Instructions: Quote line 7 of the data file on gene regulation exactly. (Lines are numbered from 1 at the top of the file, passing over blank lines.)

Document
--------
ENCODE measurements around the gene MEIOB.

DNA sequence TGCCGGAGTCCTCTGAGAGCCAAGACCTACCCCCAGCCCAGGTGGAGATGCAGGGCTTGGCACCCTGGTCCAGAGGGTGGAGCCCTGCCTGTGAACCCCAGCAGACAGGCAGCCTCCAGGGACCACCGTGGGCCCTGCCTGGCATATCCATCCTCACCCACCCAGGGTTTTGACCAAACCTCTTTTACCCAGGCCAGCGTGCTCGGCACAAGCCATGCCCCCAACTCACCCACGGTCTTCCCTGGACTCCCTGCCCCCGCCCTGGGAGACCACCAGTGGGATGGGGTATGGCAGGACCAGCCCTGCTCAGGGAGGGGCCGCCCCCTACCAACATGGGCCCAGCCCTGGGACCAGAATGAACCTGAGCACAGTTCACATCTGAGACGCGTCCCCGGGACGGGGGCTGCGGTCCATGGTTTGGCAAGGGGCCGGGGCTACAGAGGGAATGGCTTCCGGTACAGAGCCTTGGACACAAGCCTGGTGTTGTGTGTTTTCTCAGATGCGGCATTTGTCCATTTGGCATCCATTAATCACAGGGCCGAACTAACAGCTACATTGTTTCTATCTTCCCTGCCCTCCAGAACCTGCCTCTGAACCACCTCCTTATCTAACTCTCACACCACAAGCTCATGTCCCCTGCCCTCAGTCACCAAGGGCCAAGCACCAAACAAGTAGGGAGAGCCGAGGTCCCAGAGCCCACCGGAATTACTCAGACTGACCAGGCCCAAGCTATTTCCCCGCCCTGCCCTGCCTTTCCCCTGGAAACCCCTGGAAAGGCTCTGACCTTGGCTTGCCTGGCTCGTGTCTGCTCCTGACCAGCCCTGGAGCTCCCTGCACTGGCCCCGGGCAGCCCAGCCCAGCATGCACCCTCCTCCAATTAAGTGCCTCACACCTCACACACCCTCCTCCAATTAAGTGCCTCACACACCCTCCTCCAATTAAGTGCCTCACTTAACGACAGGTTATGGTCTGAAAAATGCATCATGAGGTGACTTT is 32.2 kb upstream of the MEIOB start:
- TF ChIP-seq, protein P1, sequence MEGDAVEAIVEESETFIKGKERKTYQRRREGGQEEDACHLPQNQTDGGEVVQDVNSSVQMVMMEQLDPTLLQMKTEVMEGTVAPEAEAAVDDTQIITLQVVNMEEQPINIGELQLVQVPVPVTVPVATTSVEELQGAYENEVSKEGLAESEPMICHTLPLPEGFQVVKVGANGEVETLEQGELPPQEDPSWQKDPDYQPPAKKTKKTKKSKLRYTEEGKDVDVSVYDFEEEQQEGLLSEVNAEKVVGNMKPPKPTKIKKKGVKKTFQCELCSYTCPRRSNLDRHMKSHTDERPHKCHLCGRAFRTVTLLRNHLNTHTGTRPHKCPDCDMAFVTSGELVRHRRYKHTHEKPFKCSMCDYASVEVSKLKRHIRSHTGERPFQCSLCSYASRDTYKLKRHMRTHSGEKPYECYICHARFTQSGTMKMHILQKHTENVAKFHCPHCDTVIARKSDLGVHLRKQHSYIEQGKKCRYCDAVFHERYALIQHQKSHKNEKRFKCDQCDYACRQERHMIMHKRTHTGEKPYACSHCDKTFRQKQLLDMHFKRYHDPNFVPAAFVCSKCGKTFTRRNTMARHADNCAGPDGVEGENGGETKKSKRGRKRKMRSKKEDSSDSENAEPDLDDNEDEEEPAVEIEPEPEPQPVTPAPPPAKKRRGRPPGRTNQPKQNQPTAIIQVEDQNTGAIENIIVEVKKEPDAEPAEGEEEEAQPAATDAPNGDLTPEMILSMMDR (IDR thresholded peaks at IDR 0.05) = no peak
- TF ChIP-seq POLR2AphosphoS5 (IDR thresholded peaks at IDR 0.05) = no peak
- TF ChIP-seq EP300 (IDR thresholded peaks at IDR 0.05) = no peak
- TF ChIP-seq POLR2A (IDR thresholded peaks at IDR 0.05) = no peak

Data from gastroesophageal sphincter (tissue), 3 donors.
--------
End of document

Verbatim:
Data from gastroesophageal sphincter (tissue), 3 donors.